‘Science and Nature’
Usually, storms like tornadoes and hurricanes twirl in circles. But this storm on Saturn that has probably been raging for centuries is different. Click “Read More” to find out why and do the stormy math!
We all know that soda is loaded with sugar, rots people’s teeth and makes people fat if they drink too much. So it’s not surprising what’s left when one guy boils a bottle of soda. Click “Read More” to see how the math in all this boils out!
Palm trees are those tall, skinny plants with the spiky green pom-pom tops, often swaying in the breeze near some beautiful blue ocean. As cute and perky as these trees look, palm leaves can grow more than 75 feet long and over 10 feet wide! Click “Read More” to see how these tall giants stack up, and do the math.
The bat is a strange, spooky animal. It looks like a mouse with spiky wings, and makes squeaky sounds to find the food it’s hunting down to eat. The biggest, most alarming crowd of these might be the Congress Avenue Bridge bats in Austin, Texas, with more than 1 1/2 million bats. Click “Read More” to find out what’s so good about these animals – and do the batty math!
The green anaconda is by far the biggest snake in the world. It’s the heaviest, the thickest, and also the second longest, outdone only by the python. Click “Read More” to do the slimey math on this snake!
Flying people to Mars won’t be easy. They’ll have to fly on a 3-year, 60-million mile trip to the right place, and then land on the ground safely. With the air so thin on Mars, you can’t land a spacecraft like you would an airplane. So NASA’s improvising. Click “Read More” to find out how, and do the math!
We know birds migrate, meaning they travel to cool places during the summer, then back to warmer places to spend the winter. What’s incredible is how fast that flying can add up for even the tiniest bird. Click “Read More” to do the math on how one bird has really racked up the frequent flyer miles!
On this day in 1876, Alexander Graham Bell finally got his invention working: the telephone. It worked nothing like our phones today: the very first phones were sold in pairs, where each phone could call only that one other phone (you had to pick that other person carefully). Then came the “switchboard,” which let you call any other phone, but the “operator,” a phone company person in the middle of town, had to plug in wires to connect your call for you. Now we can call anyone anywhere on our own within seconds, and through the air. But that first phone, that first time talking to someone through a wire, must have looked like magic.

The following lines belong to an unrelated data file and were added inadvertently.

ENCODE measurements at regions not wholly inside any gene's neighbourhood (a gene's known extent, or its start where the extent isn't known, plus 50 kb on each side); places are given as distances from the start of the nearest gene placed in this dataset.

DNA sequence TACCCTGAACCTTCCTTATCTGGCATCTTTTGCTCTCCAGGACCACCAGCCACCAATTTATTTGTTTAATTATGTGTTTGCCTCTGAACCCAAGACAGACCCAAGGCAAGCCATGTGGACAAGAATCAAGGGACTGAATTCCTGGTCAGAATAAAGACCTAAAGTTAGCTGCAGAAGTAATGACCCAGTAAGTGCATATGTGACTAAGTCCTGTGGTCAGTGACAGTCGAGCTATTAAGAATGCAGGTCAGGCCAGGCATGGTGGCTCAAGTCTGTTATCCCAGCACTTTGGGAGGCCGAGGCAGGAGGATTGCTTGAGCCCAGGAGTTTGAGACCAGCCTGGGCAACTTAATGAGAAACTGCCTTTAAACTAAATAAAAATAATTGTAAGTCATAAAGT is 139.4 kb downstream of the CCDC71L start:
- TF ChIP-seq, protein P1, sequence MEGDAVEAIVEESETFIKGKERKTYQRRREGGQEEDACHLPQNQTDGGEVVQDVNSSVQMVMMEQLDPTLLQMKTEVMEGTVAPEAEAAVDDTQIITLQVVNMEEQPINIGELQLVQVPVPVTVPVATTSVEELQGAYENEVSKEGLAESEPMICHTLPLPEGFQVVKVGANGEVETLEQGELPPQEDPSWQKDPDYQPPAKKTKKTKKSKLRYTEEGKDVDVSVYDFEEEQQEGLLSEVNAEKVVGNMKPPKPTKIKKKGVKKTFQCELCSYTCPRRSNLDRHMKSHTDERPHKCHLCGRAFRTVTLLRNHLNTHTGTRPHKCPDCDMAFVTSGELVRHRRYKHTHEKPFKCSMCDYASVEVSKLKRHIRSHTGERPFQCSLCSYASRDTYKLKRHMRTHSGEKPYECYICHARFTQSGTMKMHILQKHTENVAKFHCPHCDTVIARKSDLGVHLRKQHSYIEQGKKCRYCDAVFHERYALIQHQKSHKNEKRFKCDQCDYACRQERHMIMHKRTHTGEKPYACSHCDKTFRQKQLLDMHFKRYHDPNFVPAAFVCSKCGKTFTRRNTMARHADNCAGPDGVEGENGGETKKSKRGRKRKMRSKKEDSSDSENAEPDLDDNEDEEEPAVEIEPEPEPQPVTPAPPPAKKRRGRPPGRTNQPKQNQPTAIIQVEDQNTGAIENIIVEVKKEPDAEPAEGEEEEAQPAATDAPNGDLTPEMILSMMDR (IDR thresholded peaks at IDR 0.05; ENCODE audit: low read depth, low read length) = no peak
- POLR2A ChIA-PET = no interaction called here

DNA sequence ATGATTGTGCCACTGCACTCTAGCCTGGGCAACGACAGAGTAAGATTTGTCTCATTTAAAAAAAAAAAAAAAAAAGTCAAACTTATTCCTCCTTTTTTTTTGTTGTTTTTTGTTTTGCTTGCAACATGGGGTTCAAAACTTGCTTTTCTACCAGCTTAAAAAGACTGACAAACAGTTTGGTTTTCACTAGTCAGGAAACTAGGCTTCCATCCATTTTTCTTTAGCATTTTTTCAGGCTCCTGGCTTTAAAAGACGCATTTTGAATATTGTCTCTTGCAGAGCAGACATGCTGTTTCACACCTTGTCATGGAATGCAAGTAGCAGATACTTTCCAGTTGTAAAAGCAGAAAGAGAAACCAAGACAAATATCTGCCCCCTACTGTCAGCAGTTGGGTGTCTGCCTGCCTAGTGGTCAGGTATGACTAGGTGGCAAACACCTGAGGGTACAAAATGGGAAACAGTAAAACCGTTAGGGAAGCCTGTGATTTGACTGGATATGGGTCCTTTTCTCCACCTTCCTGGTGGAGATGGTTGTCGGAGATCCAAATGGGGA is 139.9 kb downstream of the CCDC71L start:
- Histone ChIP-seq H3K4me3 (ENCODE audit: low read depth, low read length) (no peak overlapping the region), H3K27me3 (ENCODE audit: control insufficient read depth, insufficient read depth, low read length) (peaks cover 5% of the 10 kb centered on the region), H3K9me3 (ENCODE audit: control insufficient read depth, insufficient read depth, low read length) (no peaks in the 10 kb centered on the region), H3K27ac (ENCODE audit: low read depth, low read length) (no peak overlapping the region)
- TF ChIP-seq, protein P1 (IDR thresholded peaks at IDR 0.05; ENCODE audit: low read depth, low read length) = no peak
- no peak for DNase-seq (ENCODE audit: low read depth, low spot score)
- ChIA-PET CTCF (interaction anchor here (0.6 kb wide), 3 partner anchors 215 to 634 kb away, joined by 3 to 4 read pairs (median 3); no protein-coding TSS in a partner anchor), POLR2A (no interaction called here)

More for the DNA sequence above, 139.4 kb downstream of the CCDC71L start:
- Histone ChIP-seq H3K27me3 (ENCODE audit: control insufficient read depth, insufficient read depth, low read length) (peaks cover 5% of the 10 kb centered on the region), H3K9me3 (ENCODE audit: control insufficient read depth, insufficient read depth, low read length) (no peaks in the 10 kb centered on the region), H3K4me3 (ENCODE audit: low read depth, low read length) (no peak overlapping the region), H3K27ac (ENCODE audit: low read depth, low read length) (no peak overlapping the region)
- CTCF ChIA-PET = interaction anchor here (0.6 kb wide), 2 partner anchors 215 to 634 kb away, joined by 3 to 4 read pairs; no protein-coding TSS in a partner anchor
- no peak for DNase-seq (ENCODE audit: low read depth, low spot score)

When it snows outside and you get that really wet, sticky kind of snow, it’s easy to pack it with your hands into a solid white ball that just begs to be thrown. Sure, you can roll it along the ground to make it bigger, and pile up a few to make a snowman…but it might be even more fun just to chuck it at someone. We’re not exactly sure who invented the snowball fight, but we do know that in 1863, during the American Civil War, when a few soldiers started chucking friendly snowballs at each other, it turned into a giant fight involving 9,000 soldiers. If serious grownups can get sucked in like that, it’s clear the snowball fight is here to stay.
The last week of January often marks the coldest week of the year, at least for the northern half of our planet. We’ve been tilted away from the sun for weeks, we’ve had short days of sunlight, and in some places cloudy gray skies make matters worse. So it’s no surprise that many states have had their coldest temperature ever in late January or early February. When you see some of the records set over the decades, you might find that a bowl of ice cream at 3 degrees F could warm you up.